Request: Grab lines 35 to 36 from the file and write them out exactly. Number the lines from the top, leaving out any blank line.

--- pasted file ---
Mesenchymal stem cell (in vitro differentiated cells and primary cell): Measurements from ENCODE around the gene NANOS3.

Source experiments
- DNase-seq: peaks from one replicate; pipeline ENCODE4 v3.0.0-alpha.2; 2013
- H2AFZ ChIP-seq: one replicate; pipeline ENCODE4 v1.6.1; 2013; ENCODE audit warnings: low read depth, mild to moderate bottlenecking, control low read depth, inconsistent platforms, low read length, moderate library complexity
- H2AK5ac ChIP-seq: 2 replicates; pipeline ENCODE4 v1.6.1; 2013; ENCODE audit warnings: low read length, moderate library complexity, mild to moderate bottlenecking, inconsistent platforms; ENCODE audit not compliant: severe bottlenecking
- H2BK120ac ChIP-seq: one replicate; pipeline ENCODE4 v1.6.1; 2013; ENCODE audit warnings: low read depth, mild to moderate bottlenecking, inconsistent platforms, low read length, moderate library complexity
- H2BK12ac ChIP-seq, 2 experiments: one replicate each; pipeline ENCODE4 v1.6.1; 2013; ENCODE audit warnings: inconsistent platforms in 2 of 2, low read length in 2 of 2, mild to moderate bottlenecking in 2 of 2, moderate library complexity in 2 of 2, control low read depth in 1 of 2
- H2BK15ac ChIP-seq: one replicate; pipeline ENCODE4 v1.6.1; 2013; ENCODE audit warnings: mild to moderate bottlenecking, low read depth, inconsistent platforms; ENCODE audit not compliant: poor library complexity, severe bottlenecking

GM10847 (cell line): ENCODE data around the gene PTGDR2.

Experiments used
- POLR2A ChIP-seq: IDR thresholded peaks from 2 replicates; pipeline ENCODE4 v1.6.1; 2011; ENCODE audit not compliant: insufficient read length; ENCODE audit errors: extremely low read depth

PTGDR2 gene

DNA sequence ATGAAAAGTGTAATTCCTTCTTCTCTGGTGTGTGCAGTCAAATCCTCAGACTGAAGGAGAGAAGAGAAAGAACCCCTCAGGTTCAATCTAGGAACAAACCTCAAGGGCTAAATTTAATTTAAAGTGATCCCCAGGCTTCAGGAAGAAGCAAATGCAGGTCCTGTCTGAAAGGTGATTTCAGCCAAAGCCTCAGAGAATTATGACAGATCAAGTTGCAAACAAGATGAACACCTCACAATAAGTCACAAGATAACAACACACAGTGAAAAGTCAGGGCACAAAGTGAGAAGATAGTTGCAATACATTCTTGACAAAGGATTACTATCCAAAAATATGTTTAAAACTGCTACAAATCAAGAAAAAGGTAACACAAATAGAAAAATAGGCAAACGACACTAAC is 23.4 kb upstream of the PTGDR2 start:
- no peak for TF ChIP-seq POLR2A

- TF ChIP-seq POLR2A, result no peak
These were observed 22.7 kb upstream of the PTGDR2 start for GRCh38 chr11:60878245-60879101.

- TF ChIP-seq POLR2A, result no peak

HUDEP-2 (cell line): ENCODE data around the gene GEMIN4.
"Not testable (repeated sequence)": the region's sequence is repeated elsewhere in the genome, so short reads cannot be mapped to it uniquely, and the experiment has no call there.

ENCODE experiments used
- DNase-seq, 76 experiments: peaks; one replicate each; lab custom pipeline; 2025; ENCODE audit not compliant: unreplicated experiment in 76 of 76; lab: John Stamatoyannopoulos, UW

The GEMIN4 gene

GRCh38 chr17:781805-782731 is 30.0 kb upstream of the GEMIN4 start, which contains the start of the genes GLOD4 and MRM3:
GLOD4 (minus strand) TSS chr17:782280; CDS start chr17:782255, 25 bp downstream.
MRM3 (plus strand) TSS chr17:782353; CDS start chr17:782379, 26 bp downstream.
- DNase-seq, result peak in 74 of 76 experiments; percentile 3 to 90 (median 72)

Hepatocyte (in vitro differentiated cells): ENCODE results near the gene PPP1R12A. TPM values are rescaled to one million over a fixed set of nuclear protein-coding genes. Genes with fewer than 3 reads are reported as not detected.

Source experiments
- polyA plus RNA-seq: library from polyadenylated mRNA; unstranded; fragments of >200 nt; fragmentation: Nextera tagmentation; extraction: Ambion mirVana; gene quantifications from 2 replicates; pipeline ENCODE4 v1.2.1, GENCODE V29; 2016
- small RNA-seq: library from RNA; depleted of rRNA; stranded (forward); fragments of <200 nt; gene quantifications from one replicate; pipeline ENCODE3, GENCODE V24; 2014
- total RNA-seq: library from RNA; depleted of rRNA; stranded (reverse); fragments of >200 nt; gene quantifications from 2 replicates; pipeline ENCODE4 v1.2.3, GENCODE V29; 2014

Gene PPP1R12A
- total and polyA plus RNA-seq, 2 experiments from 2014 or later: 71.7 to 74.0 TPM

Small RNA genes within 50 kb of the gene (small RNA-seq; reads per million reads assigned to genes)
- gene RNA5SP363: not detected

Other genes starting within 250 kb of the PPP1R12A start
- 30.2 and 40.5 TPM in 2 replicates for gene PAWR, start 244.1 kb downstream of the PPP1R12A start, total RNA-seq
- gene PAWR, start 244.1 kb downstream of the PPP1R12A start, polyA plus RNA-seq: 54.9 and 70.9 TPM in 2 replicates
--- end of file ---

- gene RNA5SP363: not detected

Other genes starting within 250 kb of the PPP1R12A start